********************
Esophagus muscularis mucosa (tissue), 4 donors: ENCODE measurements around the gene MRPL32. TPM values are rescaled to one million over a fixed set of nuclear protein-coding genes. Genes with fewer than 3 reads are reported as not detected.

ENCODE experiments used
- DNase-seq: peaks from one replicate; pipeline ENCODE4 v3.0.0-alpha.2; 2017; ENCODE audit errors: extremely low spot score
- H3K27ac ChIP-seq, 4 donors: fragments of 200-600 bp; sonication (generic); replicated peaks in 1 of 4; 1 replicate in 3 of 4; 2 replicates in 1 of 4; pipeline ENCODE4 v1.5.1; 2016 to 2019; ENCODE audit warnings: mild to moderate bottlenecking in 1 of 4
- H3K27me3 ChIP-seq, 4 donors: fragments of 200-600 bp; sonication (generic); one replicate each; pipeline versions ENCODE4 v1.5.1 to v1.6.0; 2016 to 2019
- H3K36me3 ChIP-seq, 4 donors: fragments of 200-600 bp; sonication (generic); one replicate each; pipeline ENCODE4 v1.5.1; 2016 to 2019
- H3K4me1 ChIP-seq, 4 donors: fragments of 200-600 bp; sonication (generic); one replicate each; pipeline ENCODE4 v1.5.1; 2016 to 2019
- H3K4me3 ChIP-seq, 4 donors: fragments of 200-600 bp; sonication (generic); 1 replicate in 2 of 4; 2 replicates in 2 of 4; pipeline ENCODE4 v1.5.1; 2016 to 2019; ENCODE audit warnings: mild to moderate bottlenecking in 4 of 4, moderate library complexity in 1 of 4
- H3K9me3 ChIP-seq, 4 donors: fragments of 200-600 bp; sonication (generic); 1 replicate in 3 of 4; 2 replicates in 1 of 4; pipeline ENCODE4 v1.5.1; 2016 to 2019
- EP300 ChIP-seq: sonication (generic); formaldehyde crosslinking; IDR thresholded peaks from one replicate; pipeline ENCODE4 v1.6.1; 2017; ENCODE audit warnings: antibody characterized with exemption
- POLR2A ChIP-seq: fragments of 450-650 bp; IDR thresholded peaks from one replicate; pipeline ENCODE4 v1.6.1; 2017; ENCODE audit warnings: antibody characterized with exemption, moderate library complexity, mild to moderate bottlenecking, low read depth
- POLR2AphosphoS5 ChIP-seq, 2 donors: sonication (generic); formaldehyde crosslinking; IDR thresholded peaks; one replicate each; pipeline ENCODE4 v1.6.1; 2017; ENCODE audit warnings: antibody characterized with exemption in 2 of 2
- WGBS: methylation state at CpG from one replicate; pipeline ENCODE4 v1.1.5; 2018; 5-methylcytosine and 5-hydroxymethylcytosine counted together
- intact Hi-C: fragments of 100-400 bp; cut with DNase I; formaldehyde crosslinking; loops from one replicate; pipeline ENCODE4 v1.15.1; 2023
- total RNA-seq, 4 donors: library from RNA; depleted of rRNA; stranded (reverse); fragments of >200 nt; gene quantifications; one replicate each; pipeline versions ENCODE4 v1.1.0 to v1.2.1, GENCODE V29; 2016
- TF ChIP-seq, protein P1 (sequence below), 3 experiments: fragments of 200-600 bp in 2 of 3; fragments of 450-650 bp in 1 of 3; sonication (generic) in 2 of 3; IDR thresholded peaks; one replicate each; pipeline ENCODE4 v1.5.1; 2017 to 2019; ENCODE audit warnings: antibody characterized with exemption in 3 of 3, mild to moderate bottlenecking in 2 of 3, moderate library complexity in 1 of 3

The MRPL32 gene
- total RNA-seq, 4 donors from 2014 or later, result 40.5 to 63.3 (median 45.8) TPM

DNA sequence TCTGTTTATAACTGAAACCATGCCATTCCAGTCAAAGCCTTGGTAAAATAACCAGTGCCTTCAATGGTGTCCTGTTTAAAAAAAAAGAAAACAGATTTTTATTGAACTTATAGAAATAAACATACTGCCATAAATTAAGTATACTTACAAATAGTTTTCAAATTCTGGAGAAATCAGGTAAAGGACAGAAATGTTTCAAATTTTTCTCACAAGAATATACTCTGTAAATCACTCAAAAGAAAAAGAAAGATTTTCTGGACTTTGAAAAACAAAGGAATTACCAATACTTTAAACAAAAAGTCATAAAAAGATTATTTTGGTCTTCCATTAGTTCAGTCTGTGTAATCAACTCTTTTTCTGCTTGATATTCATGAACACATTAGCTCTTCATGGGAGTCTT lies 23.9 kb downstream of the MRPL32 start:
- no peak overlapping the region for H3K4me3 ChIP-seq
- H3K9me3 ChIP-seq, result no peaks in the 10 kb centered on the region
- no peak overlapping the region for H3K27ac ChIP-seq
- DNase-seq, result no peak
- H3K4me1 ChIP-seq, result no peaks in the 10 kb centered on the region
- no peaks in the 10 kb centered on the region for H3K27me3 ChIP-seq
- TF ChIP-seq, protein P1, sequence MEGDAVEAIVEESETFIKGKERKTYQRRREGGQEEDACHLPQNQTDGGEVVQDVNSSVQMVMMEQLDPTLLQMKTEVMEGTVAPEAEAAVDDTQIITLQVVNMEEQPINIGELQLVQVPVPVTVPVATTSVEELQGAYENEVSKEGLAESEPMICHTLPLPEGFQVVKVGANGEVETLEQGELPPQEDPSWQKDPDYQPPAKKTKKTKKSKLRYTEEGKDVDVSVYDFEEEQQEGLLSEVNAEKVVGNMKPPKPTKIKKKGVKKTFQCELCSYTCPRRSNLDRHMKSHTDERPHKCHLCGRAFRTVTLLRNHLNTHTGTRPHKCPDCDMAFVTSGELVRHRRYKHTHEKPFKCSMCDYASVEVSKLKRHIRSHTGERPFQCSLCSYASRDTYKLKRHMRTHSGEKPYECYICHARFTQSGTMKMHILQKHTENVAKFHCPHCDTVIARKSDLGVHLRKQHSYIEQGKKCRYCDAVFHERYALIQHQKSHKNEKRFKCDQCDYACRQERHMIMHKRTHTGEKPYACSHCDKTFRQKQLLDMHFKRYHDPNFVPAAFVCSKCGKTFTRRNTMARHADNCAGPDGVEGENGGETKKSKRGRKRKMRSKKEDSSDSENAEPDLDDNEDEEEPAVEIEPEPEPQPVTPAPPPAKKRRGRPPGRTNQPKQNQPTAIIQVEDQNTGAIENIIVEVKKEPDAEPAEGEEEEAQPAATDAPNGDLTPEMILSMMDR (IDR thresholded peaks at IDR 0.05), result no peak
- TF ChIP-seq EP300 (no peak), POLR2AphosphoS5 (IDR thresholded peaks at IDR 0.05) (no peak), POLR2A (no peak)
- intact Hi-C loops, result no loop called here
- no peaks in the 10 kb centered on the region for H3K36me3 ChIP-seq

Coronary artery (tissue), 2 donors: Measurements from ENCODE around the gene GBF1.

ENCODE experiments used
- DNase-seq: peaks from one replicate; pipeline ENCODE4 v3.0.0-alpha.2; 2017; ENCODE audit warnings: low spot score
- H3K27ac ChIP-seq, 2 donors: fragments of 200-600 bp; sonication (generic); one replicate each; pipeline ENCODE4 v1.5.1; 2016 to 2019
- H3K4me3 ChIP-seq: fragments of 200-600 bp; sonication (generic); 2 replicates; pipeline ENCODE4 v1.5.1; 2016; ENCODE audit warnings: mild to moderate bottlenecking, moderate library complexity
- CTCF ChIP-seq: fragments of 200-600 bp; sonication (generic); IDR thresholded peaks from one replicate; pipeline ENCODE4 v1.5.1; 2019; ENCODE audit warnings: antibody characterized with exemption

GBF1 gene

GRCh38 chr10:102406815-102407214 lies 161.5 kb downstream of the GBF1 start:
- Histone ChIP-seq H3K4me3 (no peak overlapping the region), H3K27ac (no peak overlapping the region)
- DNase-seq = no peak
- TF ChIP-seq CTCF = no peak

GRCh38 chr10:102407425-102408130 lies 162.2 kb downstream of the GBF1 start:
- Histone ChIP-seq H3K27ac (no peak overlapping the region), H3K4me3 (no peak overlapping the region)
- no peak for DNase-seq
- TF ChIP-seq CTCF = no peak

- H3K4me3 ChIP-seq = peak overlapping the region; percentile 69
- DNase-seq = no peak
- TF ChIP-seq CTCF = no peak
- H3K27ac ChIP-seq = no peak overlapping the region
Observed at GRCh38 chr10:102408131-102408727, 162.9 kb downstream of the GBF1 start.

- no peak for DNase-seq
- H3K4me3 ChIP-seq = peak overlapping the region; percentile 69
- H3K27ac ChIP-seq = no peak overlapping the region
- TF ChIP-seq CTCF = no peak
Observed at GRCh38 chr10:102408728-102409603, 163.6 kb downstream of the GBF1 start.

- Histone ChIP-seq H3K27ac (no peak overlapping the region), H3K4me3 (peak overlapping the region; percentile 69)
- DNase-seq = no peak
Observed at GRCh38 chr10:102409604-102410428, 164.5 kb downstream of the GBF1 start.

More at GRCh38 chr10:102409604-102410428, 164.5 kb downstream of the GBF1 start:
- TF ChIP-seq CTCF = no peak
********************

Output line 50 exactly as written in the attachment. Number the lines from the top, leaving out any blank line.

- no peak for DNase-seq